After the irresponsible reporting of Chris Jefferies, the arrested suspect in the Joanna Yeates murder case, the story is still at the top of the news. It is a perfect storm for the media: a middle-class photogenic victim; a mystery over the disappearance; a murder; the opportunity to tap into fear - in this case, fear of women being attacked and, as we'll see, Facebook.
Natalie Dzerins has a good summary of today's Mail front page, in which Facebook is fingered as a possible suspect:
- A woman was murdered
- The woman had a profile on Facebook
- The woman might have been killed by someone she knew
- The woman might have been killed by someone she didn't know
Well. I, for one, am enlightened by this stellar piece of journalism.
And that is indeed about it. What a casual observer might wonder - although this of course might be seen as naive and irresponsible by the thin-skinned Avon & Somerset Police - is why, according to the Mail, Facebook is only being looked at now as a possible source of information, so many days later. However, the answer is probably that it has been looked at from the beginning, but is only being reported now, to find a fresh angle to keep the story going. Which is fine, of course, if it gets the investigation somewhere and is genuinely in the public interest - but perhaps it should be asked what is gained, other than more speculation, at a time when a family is still grieving.
Newspapers like the Daily Mail enjoy linking Facebook and crime, whether they're really linked or not. There's a 'scared of technology' aspect to it, and the idea that people aren't safe; there's a tapping in to fear among their readership of what's new and what the young people are doing. It runs a number of articles about bad experiences on the social networking site, which could lead some readers to suspect there is an anti-Facebook or anti social networking agenda at work. You could say that's because the target Mail newspaper demographic is people who wouldn't go on Facebook and who therefore might be fearful or suspicious of what's there; regardless, the coverage often focuses on the fear aspect, rather than the reality of millions of social networking transactions carried out without murder, assault or any negative consequences.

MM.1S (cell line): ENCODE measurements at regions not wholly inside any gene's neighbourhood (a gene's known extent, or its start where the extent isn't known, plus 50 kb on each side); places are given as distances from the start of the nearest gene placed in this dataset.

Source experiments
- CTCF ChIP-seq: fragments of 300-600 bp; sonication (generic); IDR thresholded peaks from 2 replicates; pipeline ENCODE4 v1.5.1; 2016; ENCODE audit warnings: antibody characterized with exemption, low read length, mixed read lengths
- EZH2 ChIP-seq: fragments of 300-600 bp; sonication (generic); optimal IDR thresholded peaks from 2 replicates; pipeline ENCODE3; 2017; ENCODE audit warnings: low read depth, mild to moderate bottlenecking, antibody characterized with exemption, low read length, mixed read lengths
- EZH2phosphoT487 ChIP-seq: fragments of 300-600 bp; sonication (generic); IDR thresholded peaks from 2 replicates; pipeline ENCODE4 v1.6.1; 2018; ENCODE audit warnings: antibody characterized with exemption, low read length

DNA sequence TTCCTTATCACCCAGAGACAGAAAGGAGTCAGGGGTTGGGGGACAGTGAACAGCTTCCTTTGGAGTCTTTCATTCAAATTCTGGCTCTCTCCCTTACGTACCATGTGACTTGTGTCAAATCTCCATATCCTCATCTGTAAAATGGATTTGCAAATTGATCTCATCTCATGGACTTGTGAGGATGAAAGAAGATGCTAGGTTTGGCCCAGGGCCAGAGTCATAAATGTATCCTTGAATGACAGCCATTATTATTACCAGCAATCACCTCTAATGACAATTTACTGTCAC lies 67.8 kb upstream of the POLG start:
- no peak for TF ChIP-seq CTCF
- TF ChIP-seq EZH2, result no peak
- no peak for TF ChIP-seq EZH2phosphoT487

And then we come to the Daily Star. The Mail is really quite a mild treatment of this murder story compared to the Star's effort today. As Exclarotive says:
I can’t imagine how this must make Joanna Yeates’ family feel. To have a national newspaper exploiting her death by printing pathetic, desperate, unfounded claims from a publicity-seeking fraud under a headline promising some sort of hope.
The Daily Star. Because sometimes losing your daughter just doesn’t hurt enough.
Yes, it is truly appalling. It is that bad.
New evidence emerges? Really?
A PSYCHIC has told police she sketched Jo Yeates’s killers only days before the murder.
Carol Everett says she saw the pair in a premonition she had about the landscape architect’s death.
The psychic investigator insists she “saw” Jo being attacked by two of a group of five men after she rejected their offer of a lift.
I wrote a post yesterday explaining why the overuse of the term 'woo' by sceptics can be undermining, and here's a perfect example of why it's important to keep the powder dry for occasions when there are false claims and a horribly unpleasant exploitation of grief. This is simply disgusting. I don't care whether this 'psychic investigator' is deluded or deliberately misleading; it's disgraceful that a national newspaper should give credibility to totally unproven and unfounded claims in relation to a real-life tragedy. The paper even gives descriptions of the people 'seen' by the psychic, as if they're genuine sightings and not some made-up fantasy.
Don't blame the psychic; blame the newspaper that gave them the front page. And I don't care if it is 'just the Daily Star' and 'no-one will believe it'; that is simply not good enough. This is a human being's life, being belittled and cheapened and demeaned by this artifice, this pretence of insight, this nonsense.
So now we appear to have entered the realm of speculation in this murder case - bereft of leads, copy still needs to be filed and fresh angles found. And it is leading to some miserably bad journalism, exploitative, unpleasant and distasteful.